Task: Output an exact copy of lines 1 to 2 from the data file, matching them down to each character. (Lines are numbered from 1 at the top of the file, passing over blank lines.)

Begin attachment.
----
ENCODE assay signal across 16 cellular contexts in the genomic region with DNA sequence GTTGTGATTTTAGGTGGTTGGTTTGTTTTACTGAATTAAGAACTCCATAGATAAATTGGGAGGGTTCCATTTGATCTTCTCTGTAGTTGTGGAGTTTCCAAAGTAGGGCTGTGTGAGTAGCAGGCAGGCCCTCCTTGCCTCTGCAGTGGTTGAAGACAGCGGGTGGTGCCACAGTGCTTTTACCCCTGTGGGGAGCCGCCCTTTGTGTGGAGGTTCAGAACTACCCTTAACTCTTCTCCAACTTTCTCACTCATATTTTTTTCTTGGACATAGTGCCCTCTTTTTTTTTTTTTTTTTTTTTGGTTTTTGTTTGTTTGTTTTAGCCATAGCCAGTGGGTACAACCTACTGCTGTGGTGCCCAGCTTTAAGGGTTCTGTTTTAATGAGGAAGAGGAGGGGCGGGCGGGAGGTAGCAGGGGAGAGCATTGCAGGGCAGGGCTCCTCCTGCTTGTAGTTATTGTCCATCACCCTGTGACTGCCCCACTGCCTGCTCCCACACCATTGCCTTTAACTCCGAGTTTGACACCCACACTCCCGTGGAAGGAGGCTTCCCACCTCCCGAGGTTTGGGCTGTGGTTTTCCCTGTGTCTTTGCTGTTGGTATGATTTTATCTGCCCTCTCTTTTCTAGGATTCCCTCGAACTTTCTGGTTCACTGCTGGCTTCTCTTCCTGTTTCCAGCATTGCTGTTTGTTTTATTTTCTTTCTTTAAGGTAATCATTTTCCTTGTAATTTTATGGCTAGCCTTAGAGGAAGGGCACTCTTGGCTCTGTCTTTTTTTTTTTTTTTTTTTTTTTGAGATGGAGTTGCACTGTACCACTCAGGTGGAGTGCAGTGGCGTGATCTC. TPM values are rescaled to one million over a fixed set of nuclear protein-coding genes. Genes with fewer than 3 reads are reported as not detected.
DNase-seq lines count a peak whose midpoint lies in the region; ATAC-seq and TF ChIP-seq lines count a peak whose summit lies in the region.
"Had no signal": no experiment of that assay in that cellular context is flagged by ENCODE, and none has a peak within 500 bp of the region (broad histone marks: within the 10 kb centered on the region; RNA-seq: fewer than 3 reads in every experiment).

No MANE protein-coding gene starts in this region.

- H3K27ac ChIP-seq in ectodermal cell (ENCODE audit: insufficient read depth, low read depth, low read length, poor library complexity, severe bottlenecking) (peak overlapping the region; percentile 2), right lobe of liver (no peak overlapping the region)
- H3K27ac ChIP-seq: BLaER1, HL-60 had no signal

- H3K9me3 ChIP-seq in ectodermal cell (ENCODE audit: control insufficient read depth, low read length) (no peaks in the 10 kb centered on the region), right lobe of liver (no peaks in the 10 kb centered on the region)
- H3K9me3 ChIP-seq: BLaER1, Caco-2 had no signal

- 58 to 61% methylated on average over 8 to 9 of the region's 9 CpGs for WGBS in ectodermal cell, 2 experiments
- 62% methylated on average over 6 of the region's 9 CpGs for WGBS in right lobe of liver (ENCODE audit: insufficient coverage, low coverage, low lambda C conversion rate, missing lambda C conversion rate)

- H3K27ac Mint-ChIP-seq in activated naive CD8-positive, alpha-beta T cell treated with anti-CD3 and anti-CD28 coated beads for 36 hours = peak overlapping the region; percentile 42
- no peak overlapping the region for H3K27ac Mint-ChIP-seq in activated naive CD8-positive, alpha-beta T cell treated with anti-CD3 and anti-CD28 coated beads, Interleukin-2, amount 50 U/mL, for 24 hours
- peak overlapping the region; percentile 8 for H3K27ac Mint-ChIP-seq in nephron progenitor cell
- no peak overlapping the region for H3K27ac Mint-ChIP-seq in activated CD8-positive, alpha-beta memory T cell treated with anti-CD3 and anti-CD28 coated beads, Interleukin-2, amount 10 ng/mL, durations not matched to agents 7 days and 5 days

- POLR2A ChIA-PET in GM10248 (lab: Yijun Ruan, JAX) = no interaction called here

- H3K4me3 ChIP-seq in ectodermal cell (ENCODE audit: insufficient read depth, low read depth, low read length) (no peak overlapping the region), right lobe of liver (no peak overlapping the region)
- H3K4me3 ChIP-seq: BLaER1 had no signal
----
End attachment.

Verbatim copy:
ENCODE assay signal across 16 cellular contexts in the genomic region with DNA sequence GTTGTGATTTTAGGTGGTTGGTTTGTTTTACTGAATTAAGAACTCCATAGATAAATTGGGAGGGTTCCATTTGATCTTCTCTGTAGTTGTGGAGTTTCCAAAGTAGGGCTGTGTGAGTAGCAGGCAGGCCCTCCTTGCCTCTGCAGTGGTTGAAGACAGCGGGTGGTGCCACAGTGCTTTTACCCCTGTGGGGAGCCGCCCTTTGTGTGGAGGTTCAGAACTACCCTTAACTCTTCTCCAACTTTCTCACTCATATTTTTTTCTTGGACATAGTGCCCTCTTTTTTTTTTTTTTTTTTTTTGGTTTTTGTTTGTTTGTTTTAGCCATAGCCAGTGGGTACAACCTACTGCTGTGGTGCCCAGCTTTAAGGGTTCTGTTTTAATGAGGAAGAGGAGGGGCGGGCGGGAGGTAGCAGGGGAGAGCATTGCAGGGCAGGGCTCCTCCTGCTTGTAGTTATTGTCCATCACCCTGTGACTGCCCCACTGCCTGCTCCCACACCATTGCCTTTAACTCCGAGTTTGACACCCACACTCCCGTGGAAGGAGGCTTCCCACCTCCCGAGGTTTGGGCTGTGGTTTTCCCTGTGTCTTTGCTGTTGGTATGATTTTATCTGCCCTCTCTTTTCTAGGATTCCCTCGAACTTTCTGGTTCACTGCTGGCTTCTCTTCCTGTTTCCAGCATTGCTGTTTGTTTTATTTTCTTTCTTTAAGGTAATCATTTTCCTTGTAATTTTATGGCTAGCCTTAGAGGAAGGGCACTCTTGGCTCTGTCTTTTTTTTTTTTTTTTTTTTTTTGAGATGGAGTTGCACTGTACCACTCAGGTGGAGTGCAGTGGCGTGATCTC. TPM values are rescaled to one million over a fixed set of nuclear protein-coding genes. Genes with fewer than 3 reads are reported as not detected.
DNase-seq lines count a peak whose midpoint lies in the region; ATAC-seq and TF ChIP-seq lines count a peak whose summit lies in the region.